Fascism, capitalism, Donald Trump and the pandemic: How did we get here?

Trump's grand alliance: Dumbass cosplay fascism meets neoliberal capitalism — and it could hardly be worse

By Andrew O'Hehir

Executive Editor

Published May 10, 2020 1:04PM (EDT)

President Donald Trump (AP Photo/Alex Brandon)
President Donald Trump (AP Photo/Alex Brandon)

One thing that unites the MAGA-hat cosplay fascists of the anti-lockdown "movement" and the Karens and Chads of the hashtag-resistance is the shared conviction that the United States of America is special and that nothing that happens here has much relationship to anything that happens anywhere else. OK, we might hear some comparisons to Germany in the 1930s — on both sides, honestly! — but even that is kind of a special declaration of specialness, as if fascism hasn't experienced something of a spring awakening all around the world.

Normally this blindness to history and context, and this theological belief in the greatness of whichever aspect of Americanness is being foregrounded at the moment — whether that's constitutional checks and balances or sepia-toned, sentimentalized white supremacy — is totally wrong-headed. I mean, it pretty much always is. But right now, in the deeply improbable timeline where we find ourselves, I think we have to admit that America's situation is distinctive and unique.

Our nation is leading the world — right down the historical crapper. Donald Trump is not solely responsible for this, and I'll stick to my guns on the argument that he's not all that important, in world-historical terms, and not nearly as anomalous as he seems. But, sweet Jesus, has he found his moment and made the most of it!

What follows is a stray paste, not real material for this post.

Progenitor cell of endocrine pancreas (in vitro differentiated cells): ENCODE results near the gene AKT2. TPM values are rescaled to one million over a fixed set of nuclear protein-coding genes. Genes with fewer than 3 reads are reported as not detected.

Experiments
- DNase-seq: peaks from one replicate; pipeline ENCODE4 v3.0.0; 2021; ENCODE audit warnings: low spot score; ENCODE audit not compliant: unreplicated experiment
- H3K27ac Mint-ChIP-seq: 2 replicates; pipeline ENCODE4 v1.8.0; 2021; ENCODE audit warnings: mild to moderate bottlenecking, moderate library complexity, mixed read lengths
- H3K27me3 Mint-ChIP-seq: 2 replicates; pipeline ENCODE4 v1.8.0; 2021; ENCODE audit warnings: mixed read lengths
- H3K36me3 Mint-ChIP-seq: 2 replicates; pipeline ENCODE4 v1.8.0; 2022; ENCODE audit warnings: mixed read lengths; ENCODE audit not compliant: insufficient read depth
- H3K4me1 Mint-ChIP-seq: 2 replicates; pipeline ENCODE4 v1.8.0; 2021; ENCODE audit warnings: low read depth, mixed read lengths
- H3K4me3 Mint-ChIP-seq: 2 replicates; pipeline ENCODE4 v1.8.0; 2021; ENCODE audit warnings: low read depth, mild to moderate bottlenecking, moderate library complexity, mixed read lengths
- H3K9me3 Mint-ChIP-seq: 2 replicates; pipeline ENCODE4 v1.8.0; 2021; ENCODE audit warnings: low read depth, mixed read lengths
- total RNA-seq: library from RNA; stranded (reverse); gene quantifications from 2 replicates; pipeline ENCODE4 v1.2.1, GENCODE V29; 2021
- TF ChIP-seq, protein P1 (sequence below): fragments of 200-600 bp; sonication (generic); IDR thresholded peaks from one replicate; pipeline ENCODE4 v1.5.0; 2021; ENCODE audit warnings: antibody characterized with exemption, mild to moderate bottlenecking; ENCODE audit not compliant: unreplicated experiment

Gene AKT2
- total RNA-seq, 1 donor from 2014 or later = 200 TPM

After three-plus years of criminality, corruption and general incompetence — much of it so clownish that a mid-level Cleveland mafia boss of the 1950s would have found it insulting — our bleach-injecting, hurricane-nuking, Greenland-purchasing stable genius has finally stumbled into the major crisis that will define his presidency for posterity. (Assuming there is any.) Yeah, whatever about Ukraine and his impeachment trial — which was this year, unbelievably enough, and it's only May. That's now totally forgotten. Robert Mueller, pulling long faces on Capitol Hill and delivering indecipherable double negatives perhaps meant to denote grave constitutional concerns? I don't even remember who that is, do you?

The hell with that stuff. Along came the coronavirus pandemic, which was in general terms a predictable event but one that nonetheless caught the Western world at a vulnerable moment. The major democracies of Western Europe, all of which are going through significant trauma, handled it well in some cases and alarmingly poorly in others. Then the virus came to the United States, and I have to say: When it comes to fucking this up, we're No. 1. 

The Trump administration's flamboyant display of overconfidence, lies, mixed messaging, buck-passing, goalpost-shifting, petulant blame games, incoherent policy reversals, conspiracy theories and anti-scientific balderdash has, in a certain sense, been wondrous to behold. It has certainly been revelatory, in that our nation has shown its ass to the world, and from now until the end of time will not plausibly be viewed as a leading power in science or medicine or public health.